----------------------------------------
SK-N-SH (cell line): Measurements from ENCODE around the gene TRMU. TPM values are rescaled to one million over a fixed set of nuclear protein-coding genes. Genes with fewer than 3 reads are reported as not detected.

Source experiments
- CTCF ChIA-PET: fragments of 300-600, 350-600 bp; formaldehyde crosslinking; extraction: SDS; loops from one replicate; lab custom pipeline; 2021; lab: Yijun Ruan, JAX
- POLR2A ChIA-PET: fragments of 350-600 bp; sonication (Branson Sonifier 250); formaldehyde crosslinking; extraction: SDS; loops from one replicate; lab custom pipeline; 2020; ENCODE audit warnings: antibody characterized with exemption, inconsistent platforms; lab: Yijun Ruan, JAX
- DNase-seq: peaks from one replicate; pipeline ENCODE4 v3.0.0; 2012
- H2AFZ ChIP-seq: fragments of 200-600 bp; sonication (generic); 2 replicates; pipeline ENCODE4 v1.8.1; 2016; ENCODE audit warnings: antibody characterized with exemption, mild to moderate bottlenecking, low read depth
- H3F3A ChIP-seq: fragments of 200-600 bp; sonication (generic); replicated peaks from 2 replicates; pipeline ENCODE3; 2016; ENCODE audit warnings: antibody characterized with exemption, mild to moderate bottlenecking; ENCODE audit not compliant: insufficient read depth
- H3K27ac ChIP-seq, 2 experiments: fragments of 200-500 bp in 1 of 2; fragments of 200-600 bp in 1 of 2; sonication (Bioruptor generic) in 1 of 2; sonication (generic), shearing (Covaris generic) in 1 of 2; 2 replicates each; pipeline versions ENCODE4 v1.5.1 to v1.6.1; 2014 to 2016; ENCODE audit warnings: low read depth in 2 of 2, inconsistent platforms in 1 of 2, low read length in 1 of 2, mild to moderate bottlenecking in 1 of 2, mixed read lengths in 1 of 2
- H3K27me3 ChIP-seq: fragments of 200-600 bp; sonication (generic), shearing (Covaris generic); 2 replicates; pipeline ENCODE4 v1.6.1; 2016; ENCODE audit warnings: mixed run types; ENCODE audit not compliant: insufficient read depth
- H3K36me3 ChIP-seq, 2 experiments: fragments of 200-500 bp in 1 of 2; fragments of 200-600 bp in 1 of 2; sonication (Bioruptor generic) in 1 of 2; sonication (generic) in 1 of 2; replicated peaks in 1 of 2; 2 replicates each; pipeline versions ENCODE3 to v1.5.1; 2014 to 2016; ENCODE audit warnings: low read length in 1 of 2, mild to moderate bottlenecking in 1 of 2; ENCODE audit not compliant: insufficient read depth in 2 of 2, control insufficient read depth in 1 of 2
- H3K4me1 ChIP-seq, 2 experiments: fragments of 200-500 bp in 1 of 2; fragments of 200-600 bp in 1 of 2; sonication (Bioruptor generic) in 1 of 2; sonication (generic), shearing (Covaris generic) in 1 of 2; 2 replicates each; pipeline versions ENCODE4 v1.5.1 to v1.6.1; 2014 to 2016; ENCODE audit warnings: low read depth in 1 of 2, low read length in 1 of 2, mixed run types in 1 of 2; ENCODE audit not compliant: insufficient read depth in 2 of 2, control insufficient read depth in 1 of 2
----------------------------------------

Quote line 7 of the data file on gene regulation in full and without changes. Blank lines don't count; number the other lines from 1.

- H3F3A ChIP-seq: fragments of 200-600 bp; sonication (generic); replicated peaks from 2 replicates; pipeline ENCODE3; 2016; ENCODE audit warnings: antibody characterized with exemption, mild to moderate bottlenecking; ENCODE audit not compliant: insufficient read depth